Luckily, performance appraisals can still be conducted in an engaging and motivating way. If you don’t see your organization scrapping more traditional methods of performance management any time soon, be sure to keep these concepts in mind:

  1. Treat employees like individuals.
    This is the overarching rule for a more motivating performance review. While employees in the same field may need the same tools to succeed, each individual’s wants — which drive performance — will be different.
  2. Open your door for frequent conversations.
    Just because you’re stuck with the annual review doesn’t mean that’s the only time employees and managers should discuss performance. Encourage employees to raise questions or concerns whenever they have them.
  3. Discuss more than checkmarks.
    Yes, the traditional performance appraisal will include a list of overgeneralized goals and numeric ratings. But make your appraisal about more than this: move beyond the obligatory performance review questions and actually have a discussion. Evaluate the “why” behind the metrics and hash out more future-facing topics (such as long-term career vision and skills gaps to be developed). A progressive performance review template can help with that.

Tech to Take the Guesswork Out of Performance Management

If you’ve learned anything from this article so far, let it be that motivating employee performance is far from easy. It can be done – absolutely – but motivating long-term performance improvements is not a one-time initiative. Thankfully, you don’t have to go it alone.

Many organizations turn to some form of HR tech to support them in the journey. The software can go by different names – employee engagement software, performance management system, employee motivation tech – but all the systems should be able to support the four essentials (recognition, goals, feedback, one on ones) that we discussed above.

Here’s a bit more detail on what to look for in a software provider:

Houses and aligns teams and organizational goals in one place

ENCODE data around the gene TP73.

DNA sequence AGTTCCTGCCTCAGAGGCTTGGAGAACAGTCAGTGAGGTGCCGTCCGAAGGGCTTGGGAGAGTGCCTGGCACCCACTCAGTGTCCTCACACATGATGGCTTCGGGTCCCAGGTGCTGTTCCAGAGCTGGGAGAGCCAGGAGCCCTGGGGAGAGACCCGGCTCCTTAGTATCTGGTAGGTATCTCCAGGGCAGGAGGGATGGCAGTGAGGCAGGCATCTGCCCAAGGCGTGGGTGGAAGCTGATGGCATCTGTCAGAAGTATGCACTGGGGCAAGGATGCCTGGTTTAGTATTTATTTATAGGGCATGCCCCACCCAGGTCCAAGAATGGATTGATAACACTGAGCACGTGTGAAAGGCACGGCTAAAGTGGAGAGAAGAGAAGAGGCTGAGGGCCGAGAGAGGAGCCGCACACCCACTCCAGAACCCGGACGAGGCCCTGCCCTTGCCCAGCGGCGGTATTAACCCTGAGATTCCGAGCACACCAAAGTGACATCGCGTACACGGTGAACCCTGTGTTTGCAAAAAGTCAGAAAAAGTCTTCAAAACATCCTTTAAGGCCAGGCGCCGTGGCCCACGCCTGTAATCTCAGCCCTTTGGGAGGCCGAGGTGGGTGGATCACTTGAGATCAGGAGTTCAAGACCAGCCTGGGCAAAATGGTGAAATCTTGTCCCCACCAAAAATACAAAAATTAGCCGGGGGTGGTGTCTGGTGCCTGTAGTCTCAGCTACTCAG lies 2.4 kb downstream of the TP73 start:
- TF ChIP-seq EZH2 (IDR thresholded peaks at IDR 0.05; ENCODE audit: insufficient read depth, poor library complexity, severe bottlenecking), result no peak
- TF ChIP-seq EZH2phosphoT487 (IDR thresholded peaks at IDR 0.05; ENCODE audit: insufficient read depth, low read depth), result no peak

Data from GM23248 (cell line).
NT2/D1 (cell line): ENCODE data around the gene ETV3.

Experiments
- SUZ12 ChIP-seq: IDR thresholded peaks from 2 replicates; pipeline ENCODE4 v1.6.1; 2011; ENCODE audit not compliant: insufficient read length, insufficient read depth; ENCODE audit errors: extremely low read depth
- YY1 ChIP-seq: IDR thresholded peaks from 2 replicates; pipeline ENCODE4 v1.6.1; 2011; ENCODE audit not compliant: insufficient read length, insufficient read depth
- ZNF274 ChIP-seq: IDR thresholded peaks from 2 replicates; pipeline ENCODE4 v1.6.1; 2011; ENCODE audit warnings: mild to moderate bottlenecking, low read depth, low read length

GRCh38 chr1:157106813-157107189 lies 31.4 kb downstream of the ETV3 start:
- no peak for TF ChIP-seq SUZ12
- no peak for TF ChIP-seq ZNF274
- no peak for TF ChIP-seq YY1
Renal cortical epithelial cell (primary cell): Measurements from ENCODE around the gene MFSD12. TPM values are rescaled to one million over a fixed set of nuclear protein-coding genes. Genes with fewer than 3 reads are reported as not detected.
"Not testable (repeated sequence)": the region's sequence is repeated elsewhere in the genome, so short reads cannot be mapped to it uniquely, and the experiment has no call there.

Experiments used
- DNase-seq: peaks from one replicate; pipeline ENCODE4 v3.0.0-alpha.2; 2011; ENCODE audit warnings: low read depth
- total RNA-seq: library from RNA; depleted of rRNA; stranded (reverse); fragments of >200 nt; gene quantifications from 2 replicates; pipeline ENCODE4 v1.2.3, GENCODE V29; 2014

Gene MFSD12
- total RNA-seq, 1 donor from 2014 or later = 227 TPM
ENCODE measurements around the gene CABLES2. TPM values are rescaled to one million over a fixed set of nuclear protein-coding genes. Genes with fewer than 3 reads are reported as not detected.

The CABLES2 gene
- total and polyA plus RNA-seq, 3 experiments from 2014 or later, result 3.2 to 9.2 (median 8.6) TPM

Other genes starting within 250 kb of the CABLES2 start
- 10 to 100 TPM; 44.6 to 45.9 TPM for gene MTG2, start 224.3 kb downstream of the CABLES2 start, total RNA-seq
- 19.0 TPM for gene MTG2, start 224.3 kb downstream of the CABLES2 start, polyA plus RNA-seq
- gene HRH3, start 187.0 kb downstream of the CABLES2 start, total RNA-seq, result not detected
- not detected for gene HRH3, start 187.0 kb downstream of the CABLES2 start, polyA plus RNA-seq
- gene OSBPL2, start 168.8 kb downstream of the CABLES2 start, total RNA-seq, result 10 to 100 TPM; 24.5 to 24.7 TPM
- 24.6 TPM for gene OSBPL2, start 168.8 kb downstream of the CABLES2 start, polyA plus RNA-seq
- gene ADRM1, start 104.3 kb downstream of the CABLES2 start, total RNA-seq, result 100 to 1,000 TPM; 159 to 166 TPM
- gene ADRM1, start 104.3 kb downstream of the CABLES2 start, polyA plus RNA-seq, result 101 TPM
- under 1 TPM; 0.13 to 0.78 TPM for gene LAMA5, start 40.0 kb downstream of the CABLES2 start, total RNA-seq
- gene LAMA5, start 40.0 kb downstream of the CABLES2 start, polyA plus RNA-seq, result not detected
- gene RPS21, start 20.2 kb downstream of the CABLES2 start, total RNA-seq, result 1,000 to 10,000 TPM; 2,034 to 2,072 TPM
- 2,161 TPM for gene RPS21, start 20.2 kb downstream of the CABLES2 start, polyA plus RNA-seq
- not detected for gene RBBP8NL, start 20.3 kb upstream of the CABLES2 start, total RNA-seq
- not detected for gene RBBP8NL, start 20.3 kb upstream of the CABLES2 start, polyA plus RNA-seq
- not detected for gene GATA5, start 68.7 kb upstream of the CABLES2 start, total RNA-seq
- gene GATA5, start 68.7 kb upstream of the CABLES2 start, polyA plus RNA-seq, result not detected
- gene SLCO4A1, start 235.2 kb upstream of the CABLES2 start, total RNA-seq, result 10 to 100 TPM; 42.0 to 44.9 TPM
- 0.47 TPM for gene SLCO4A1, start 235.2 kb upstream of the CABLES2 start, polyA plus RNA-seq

Provides continuous and accurate tracking along with an unlimited historical record
Empowers managers and teams with flexibility and customization
Creates a fun, social community interface
Fosters transparent collaboration


Corrals all employee praise into a single, public platform
Engages employees with a fun interactive platform
Allows for achievement- and behavior-based recognition
Tracks recognition trends for valuable manager and HR metrics


Establishes continuous dialogue through two-way communication
Maintains a permanent online record of conversations
Encourages authentic performance discussions
Supports all types of employee feedback
Organizes and streamlines performance conversations
Allows for frequent one on ones with easy, approachable interface
Integrates with HRIS and other performance metrics
Prompts manager and employee prep work for thorough and predictive discussion





Is Quantum Workplace Right for You?

We think it might be. If you’re looking to motivate employee performance in your organization, check out our all-in-one employee engagement software:




Final Thoughts

Employee performance is essential to the success of your organization, and as we’ve seen, good understanding of and communication with employees drives that performance. Despite traditional thought, improving employee performance isn’t a one-time project or an initiative that you “win” – employee performance is a continuous process of incremental listening, adapting, and improving. It requires deep knowledge of employees and commitment to working with them to motivate performance.


“To win in the marketplace you must first win in the workplace.”

-Douglas Conant, Campbell Soup Company CEO